Sienna Miller on the Motherhood Whitewash
Sienna Miller is continuing to promote American Sniper. American Sniper just received a nomination today from the Producers Guild, by the way. Ahead of both Unbroken and Selma. In addition to American Sniper, the PGAs went with Gone Girl. Foxcatcher also made the list.
So of the Top 10 films of the year, according the Producers Guild, Sienna Miller is in TWO of them.
And she’s continuing to stay on message about how this is a career turnaround. What I’ve enjoyed about Sienna’s “comeback” campaign is that she’s resisted the victim angle. Oh poor me, the tabloids painted this picture and it was so unfair and it sucked for me, etc, etc, etc.
Instead, as she does in this new interview with The Guardian, she simply acknowledges that her 20s were “quite chaotic” and that she understands that “People don’t want to see films with people they don’t approve of in them”.
She repeats that it changed when one director took a chance on her. Because then it opened her up to a new club:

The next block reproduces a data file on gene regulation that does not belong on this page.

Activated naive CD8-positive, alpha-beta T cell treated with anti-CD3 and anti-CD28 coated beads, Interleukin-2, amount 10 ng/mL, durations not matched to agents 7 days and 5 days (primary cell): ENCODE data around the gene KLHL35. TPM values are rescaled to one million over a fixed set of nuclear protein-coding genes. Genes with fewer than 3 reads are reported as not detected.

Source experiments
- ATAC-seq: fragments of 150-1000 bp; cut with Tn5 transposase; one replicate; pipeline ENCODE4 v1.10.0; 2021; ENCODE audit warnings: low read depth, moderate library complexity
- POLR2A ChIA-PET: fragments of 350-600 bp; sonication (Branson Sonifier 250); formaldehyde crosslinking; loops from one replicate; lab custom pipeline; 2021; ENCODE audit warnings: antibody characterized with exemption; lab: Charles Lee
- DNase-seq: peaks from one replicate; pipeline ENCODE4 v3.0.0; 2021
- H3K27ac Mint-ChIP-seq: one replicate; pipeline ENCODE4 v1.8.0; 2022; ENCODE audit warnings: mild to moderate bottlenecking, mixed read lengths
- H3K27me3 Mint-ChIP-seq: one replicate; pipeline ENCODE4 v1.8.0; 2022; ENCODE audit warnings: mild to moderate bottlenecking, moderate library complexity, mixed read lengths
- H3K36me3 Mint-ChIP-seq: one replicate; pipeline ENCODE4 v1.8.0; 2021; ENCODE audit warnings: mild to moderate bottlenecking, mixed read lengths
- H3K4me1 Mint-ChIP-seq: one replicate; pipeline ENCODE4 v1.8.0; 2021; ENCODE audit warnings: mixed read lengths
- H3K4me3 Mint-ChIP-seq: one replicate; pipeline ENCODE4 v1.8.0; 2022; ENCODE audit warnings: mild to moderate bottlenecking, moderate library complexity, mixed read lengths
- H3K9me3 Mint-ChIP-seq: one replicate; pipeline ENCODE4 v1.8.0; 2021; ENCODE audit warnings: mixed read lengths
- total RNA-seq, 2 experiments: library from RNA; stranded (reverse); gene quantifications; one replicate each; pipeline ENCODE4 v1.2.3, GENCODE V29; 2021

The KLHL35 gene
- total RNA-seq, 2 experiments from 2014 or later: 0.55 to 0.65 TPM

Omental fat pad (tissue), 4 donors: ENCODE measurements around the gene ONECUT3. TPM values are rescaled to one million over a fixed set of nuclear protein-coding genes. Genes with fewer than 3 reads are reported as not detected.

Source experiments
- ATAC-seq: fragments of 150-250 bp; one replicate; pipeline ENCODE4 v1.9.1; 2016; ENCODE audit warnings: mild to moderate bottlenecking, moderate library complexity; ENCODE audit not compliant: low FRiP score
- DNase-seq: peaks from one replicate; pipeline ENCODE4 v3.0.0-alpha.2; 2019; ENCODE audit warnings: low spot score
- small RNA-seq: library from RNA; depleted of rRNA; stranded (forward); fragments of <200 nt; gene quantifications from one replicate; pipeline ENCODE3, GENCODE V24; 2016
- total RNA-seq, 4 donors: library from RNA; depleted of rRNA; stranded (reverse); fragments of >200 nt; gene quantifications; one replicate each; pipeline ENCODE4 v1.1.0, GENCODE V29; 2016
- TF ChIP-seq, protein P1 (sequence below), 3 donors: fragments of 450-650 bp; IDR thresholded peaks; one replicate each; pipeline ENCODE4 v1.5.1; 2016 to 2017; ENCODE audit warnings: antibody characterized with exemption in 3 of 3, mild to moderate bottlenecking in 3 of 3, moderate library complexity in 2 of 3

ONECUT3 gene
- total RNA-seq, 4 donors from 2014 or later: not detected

“All the directors speak to each other. And once you crack that upper echelon of incredible directors, you’ve got people rooting for you. People who people listen to. I’ve never had that before.”
But there was another factor. Perhaps the most significant factor:
“And I think having a baby really changed everything, if I’m honest. I think that’s where it began.”
There it is. The Motherhood Whitewash. We see it all the time, not just in Hollywood, but A LOT in Hollywood. Look what it did for Tori Spelling. And even Kanye West’s wife. Ever since Kanye West’s wife had Kanye West’s baby, she achieved a level of celebrity that wasn’t previously available to her, or her tawdry reality show peers. Become a mother, everything is forgiven.
Even though Sienna has been a beneficiary of the Motherhood Whitewash though, she does acknowledge that it’s a gross and silly basis for a perception change:
“I’m sure that factors. People who read the negative things [about me], the people who need persuading, are probably ignorant enough to assume, ‘Well she’s got a kid so she’s serious now.’ Which, of course, isn’t the case. I’m still whoever I was. Maybe more mature, but the same. So amongst that ignorant, ridiculous area of my industry, I’m sure opinions of me have changed because I’m a mother now.”
Not just the industry. It’s society in general. Mothers can’t be assholes (with the exception of Gwyneth Paltrow, for some).
Click here to read The Guardian’s full piece on Sienna Miller.